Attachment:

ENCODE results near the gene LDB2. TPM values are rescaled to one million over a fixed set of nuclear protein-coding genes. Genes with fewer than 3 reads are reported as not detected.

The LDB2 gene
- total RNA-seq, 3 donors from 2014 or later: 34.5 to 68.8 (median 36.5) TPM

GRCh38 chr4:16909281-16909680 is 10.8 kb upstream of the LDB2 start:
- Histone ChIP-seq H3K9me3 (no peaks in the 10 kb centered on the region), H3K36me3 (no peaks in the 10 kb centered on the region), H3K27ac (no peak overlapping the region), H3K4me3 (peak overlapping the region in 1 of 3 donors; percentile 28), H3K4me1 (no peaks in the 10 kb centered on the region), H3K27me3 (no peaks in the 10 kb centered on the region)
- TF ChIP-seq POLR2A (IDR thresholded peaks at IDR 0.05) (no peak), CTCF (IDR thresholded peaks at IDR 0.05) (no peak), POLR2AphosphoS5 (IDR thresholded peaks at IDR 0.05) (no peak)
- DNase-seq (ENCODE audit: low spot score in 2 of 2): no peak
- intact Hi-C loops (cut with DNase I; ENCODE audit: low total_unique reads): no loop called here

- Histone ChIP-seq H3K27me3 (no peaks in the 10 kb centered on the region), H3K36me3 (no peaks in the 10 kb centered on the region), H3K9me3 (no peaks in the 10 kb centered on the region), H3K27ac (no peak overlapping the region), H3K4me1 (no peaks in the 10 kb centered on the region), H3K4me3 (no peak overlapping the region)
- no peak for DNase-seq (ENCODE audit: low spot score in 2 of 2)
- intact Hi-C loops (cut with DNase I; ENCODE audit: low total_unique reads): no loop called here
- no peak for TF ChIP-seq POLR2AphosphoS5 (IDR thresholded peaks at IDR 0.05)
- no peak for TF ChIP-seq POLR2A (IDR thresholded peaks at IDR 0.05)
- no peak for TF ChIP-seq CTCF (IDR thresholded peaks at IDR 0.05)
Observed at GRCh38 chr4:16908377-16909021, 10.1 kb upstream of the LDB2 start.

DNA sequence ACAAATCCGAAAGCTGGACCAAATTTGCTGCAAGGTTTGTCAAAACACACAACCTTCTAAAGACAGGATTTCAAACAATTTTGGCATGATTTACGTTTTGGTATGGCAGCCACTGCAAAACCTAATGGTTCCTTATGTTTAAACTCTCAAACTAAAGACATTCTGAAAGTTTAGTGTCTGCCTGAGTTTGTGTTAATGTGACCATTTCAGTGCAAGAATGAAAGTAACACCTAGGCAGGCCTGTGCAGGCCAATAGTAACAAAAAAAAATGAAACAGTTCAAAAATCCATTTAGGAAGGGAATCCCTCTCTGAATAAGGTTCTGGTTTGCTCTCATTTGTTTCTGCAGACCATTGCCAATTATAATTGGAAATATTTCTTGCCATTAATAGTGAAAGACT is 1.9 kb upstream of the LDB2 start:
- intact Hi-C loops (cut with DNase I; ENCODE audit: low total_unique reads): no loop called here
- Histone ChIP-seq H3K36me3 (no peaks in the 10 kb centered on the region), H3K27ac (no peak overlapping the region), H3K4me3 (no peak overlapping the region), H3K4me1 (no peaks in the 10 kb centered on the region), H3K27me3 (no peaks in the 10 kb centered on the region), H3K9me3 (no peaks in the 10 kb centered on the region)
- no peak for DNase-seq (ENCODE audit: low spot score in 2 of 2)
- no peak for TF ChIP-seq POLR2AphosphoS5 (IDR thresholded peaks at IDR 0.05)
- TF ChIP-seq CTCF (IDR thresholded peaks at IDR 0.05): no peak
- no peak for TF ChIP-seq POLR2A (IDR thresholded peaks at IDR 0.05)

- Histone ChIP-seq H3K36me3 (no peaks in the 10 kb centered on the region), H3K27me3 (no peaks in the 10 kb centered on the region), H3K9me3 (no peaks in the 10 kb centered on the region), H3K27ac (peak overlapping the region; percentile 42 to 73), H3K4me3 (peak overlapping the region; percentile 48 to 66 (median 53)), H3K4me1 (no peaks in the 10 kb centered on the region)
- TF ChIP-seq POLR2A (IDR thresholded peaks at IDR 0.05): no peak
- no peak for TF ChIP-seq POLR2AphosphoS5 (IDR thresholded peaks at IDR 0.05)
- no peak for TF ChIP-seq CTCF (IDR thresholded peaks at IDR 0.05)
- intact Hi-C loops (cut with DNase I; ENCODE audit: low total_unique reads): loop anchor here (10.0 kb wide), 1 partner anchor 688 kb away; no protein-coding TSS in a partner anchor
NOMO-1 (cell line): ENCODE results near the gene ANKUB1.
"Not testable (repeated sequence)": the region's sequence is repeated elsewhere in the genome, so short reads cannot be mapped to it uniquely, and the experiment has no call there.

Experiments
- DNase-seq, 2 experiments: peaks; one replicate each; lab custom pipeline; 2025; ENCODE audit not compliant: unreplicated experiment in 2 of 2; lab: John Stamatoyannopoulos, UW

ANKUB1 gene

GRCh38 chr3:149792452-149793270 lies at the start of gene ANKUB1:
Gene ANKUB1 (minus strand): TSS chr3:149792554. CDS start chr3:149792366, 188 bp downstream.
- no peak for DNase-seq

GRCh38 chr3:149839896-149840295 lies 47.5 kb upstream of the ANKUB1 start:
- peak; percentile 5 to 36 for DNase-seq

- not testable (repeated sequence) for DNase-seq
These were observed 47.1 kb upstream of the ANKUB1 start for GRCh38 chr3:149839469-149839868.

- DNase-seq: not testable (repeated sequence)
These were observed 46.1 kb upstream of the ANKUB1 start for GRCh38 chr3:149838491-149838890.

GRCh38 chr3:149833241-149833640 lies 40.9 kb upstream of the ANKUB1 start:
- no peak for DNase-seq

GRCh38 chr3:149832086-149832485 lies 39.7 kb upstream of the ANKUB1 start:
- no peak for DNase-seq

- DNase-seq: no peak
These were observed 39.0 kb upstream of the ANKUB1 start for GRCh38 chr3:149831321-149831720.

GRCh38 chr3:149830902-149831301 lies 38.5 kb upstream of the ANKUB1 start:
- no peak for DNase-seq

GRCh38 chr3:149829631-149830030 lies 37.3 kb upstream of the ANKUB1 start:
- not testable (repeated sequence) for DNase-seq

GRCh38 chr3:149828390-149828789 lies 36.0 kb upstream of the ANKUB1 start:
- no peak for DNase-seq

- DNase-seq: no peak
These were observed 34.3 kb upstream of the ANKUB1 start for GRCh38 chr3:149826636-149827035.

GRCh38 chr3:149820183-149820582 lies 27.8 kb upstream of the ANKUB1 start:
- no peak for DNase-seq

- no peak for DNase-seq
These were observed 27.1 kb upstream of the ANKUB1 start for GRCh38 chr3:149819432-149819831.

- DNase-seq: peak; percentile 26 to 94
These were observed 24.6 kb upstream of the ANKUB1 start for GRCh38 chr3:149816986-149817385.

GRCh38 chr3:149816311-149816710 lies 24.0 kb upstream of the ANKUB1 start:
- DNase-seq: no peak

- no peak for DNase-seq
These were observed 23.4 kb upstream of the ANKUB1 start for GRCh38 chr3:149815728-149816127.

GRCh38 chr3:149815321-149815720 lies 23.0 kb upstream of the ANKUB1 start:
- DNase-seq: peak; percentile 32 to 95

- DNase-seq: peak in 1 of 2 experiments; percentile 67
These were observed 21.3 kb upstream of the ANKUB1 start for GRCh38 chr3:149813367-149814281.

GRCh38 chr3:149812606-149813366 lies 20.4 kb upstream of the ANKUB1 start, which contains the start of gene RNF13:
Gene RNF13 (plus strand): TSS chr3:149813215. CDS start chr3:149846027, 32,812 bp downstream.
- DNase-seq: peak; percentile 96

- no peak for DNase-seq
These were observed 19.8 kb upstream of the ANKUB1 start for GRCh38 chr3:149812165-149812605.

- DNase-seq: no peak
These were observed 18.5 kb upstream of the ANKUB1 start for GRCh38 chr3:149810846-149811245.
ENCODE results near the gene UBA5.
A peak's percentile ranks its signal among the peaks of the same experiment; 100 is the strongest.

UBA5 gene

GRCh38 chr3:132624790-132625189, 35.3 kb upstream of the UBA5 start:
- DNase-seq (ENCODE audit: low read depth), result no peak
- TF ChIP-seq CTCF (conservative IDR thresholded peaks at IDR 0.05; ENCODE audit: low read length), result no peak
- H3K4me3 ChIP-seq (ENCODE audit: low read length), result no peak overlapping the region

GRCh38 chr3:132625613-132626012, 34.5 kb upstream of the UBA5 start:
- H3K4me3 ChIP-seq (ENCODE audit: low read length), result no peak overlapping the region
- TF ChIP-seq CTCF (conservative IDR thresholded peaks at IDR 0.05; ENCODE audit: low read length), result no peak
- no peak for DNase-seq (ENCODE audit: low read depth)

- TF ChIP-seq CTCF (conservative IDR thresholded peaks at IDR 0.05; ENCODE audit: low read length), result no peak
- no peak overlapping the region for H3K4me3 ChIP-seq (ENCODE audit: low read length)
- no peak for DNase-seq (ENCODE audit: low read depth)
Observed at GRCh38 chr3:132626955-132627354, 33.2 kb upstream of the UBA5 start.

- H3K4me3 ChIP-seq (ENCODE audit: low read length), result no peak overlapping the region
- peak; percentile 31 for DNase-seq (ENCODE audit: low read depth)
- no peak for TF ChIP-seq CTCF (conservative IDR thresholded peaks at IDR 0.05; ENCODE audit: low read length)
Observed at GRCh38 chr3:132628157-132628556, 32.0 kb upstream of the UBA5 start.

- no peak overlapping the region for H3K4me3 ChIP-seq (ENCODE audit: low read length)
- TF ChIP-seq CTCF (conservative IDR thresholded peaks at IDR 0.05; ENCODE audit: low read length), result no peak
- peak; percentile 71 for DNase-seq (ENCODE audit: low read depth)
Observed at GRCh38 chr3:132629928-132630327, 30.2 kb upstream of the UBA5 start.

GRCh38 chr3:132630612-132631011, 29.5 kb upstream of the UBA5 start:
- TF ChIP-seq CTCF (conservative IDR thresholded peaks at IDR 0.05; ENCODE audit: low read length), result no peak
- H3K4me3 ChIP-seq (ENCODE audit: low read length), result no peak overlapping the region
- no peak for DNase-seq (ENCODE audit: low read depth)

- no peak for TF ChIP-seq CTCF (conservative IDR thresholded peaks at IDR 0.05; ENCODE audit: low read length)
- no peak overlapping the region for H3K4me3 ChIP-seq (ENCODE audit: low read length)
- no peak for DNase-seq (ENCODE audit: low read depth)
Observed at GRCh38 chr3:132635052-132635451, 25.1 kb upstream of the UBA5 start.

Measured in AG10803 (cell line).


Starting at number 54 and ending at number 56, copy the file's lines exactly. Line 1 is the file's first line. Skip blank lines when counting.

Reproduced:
- DNase-seq: no peak
These were observed 34.3 kb upstream of the ANKUB1 start for GRCh38 chr3:149826636-149827035.

GRCh38 chr3:149820183-149820582 lies 27.8 kb upstream of the ANKUB1 start: